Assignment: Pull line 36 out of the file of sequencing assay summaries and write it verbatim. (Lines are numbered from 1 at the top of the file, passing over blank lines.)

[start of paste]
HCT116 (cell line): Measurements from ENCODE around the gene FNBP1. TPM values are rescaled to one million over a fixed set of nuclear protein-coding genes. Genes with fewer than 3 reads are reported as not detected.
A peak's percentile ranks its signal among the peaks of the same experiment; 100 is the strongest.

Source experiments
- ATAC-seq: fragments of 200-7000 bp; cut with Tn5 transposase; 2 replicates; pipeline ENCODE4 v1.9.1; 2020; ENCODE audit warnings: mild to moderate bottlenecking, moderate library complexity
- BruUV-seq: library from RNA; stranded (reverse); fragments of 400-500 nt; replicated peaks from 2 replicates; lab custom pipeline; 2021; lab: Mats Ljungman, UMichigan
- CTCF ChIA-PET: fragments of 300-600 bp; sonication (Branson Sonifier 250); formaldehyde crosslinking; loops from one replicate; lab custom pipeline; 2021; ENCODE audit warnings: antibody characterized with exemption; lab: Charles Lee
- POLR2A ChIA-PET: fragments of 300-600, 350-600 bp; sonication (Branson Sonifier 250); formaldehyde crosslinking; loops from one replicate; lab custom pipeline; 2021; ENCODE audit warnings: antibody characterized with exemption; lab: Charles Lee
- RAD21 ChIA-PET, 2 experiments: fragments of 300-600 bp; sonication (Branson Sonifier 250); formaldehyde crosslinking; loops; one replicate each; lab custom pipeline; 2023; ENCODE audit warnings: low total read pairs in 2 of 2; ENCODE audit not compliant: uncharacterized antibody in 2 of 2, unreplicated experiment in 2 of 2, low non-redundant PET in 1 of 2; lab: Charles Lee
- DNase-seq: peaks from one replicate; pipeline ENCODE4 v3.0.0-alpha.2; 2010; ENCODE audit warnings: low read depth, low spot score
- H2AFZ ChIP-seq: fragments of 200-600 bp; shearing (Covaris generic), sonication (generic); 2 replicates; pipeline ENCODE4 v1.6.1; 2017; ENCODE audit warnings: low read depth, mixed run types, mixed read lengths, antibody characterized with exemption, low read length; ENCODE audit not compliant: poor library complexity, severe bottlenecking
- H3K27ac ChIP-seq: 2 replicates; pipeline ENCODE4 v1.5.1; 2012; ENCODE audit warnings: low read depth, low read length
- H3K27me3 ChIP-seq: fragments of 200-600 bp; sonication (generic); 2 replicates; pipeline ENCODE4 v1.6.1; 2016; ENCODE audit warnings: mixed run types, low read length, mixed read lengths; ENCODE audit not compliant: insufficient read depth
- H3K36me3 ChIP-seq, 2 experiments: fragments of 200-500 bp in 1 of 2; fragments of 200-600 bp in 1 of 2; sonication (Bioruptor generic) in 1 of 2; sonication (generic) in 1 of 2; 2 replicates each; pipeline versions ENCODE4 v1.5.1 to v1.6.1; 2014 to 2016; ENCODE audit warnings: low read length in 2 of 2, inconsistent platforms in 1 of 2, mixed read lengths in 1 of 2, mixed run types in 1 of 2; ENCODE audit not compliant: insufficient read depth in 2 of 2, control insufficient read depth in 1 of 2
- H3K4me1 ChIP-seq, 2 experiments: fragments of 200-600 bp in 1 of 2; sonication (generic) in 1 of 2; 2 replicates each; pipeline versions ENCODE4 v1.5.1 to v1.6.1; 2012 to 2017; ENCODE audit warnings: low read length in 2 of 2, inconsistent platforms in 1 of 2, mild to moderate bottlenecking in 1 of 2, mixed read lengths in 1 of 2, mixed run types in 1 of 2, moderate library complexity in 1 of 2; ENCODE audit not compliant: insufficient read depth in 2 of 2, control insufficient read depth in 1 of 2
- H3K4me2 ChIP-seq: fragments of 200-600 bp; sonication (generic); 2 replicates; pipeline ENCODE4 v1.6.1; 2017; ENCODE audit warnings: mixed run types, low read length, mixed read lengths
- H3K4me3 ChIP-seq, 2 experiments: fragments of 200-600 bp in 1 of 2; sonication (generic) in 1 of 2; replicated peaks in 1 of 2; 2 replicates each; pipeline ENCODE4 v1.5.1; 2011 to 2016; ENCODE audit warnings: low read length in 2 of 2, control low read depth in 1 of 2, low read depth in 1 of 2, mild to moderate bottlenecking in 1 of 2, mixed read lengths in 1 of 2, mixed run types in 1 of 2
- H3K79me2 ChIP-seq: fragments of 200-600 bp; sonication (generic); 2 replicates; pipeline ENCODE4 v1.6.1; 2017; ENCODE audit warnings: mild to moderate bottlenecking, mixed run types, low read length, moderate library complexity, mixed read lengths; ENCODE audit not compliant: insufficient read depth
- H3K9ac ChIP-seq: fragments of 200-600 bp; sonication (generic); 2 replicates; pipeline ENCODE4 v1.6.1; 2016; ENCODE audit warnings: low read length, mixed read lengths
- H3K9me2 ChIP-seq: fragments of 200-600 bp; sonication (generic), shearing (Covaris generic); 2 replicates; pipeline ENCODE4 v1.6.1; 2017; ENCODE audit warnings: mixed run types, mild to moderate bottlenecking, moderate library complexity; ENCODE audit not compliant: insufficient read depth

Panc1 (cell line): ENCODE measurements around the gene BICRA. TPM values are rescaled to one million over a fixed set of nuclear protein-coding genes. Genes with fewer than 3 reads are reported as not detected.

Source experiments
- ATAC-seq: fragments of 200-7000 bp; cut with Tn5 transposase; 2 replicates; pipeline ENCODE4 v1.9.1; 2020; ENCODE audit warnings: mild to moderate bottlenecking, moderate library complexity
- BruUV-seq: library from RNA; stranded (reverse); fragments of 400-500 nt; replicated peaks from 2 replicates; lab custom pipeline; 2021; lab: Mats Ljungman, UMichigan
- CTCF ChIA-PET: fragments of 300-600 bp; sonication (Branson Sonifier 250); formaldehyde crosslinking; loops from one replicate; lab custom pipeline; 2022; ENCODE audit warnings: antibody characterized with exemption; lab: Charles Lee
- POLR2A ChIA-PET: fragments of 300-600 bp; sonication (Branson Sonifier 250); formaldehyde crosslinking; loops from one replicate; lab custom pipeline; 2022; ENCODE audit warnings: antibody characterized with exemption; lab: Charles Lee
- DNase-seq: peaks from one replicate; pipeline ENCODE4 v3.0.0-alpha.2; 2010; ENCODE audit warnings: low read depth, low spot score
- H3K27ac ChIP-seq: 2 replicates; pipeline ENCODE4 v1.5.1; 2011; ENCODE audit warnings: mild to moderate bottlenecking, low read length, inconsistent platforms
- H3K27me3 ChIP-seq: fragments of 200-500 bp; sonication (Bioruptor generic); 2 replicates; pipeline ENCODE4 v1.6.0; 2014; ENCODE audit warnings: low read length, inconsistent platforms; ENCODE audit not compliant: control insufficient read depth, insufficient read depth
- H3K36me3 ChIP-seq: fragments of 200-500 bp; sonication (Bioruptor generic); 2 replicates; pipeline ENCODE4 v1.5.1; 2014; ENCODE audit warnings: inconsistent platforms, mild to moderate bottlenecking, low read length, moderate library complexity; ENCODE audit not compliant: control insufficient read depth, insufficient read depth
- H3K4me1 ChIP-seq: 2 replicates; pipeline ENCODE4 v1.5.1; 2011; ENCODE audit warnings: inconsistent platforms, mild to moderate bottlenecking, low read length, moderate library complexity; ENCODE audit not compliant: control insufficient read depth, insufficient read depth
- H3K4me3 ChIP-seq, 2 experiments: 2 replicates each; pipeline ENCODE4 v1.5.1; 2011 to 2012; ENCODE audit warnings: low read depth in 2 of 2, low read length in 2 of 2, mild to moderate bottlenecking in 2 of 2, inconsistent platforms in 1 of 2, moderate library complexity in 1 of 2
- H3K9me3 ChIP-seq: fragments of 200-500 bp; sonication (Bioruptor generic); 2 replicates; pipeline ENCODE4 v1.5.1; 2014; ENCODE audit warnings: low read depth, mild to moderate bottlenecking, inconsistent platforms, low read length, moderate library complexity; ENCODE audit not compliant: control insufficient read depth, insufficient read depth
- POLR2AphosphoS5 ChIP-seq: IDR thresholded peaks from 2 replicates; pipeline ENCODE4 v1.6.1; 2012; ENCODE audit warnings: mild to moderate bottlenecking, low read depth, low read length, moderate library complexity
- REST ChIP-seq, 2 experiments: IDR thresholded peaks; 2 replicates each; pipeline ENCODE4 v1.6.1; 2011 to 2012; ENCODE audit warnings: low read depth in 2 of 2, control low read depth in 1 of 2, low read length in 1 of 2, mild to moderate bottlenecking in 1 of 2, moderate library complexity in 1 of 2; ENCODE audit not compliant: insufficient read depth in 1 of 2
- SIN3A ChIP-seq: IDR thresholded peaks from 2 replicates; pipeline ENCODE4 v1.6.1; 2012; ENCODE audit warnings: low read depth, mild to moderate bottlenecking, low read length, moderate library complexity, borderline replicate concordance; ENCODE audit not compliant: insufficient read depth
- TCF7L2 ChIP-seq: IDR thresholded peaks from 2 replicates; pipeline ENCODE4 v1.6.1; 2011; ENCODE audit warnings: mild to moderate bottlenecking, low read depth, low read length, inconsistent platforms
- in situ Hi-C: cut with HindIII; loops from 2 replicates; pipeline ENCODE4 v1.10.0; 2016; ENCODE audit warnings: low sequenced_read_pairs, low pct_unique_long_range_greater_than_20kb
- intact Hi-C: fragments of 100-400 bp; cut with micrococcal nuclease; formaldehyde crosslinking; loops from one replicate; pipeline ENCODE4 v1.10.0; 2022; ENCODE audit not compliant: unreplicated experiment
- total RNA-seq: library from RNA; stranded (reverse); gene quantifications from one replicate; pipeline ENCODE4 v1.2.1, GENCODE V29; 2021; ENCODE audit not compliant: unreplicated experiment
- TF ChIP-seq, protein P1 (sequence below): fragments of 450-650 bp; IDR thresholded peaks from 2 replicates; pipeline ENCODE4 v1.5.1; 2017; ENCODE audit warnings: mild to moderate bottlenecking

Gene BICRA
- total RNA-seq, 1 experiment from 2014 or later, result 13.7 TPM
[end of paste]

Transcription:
- TCF7L2 ChIP-seq: IDR thresholded peaks from 2 replicates; pipeline ENCODE4 v1.6.1; 2011; ENCODE audit warnings: mild to moderate bottlenecking, low read depth, low read length, inconsistent platforms